The intersection of Opal Road and Rock City Road. (Chris Bush/News Bulletin)

The intersection of Opal Road and Rock City Road. (Chris Bush/News Bulletin)

Nanaimo city council asks for another report on ‘high-speed shortcut’ residential road

Staff reports on traffic calming on Opal Road

City council wants more data before it decides whether closing a shortcut through the Rock City neighbourhood was the right call.

Nanaimo city council received a staff report Monday on traffic calming on Opal Road, where the city blocked off access onto Opal for all vehicle traffic coming from Rock City Road.

The work was done in September following a second request from Opal Road residents who “felt that traffic volume and speed were too high and they had significant safety concerns,” according to a staff report.

Monday’s report noted that the traffic calming had halved the amount of vehicle traffic on Opal Road from 1,330 vehicles per day to 620 vehicles per day. Traffic speeds were essentially unchanged, dipping from 42 kilometres per hour to 41km/h.

“Inherently it comes down philosophically to what you find more important: the safety impact on the neighbourhood or mobility/efficiency,” said Poul Rosen, the city’s director of engineering, at Monday’s meeting. “They’re both things that we want to promote and encourage, but what do you find more important? In this case, that balance tipped in favour of protecting the neighbourhood.”

Rosen said the “geometry” of Opal Road would make street upgrades cost-prohibitive and Jamie Rose, city manager of transportation, concurred.

“The road was never intended to accommodate that type of volume and the costs to support that, whether the community supports it or not, would be huge,” Rose said, adding that staff has “considered just about everything.”

Councillors had mixed opinions about the report, with Coun. Erin Hemmens acknowledging that city council has heard “backlash” over Opal Road traffic calming. Coun. Sheryl Armstrong said 800 vehicle trips were being disrupted for 20 residences.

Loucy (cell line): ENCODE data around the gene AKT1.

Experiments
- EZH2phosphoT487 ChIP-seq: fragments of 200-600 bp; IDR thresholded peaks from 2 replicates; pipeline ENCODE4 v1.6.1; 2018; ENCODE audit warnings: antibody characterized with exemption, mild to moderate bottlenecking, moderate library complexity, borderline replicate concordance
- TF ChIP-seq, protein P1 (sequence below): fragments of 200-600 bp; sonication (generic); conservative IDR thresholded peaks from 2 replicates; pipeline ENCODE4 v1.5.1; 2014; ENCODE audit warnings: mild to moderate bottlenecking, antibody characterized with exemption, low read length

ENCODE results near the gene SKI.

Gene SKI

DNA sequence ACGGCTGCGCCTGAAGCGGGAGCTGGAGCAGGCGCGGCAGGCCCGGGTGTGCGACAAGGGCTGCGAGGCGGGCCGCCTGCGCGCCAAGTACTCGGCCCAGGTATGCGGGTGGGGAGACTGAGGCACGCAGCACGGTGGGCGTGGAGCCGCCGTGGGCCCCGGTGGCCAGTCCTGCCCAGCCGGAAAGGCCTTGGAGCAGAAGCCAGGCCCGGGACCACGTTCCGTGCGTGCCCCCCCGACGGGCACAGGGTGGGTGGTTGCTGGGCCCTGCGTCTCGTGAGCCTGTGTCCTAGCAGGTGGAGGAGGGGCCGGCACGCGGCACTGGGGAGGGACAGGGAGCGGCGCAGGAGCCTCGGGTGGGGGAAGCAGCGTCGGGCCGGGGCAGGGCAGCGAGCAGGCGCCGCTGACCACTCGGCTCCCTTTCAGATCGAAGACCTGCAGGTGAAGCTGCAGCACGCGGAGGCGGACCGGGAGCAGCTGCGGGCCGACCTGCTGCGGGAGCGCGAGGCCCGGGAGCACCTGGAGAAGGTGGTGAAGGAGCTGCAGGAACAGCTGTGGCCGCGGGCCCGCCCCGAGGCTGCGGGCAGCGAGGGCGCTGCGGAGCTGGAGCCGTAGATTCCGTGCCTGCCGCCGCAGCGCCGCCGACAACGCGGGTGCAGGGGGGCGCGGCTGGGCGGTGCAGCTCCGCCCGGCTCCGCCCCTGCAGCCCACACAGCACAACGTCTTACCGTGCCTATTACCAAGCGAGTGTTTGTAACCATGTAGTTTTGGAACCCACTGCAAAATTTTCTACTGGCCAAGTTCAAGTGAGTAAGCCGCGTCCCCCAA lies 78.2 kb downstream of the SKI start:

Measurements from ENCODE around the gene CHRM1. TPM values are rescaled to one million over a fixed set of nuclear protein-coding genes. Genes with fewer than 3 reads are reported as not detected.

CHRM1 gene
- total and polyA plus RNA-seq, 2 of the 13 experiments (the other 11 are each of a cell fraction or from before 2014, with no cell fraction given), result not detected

“We hear this quite often when it comes time for development [that] the road belongs to everybody. So now, basically what we’ve said is this road belongs to just this neighbourhood,” Armstrong said.

Coun. Tyler Brown said “it seems odd to me that we would re-route 250,000 annual trips in the name of safety for 24 houses and run them by Rock City School. I just don’t understand that logic.”

Among councillors who spoke up on the subject Monday, Coun. Ian Thorpe was most supportive of the traffic calming measures.

“I understand that Opal Road was being used, to put it bluntly, as a rather high-speed shortcut for commuters and through a residential area which is cause for concerns for safety…” he said. “I think people will get used to this. I think it’s a very minor inconvenience for some people to go slightly further to a more major intersection and simply not be cutting through a residential zone that was never intended as a shortcut.”

Mayor Leonard Krog put a rumour to rest swearing that “no member of council either lives on or even near Opal Road” and suggested he’d like to see crash data before deciding if the traffic calming is making the area safer. He asked for another staff report once the traffic calming has been in place for a year, though council did not make any motion other than to receive Monday’s report for information.

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editor@nanaimobulletin.com

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Traffic calming at Opal Road and Rock City Road. (City of Nanaimo image)

Traffic calming at Opal Road and Rock City Road. (City of Nanaimo image)

Nanaimo city council asks for another report on ‘high-speed shortcut’ residential road

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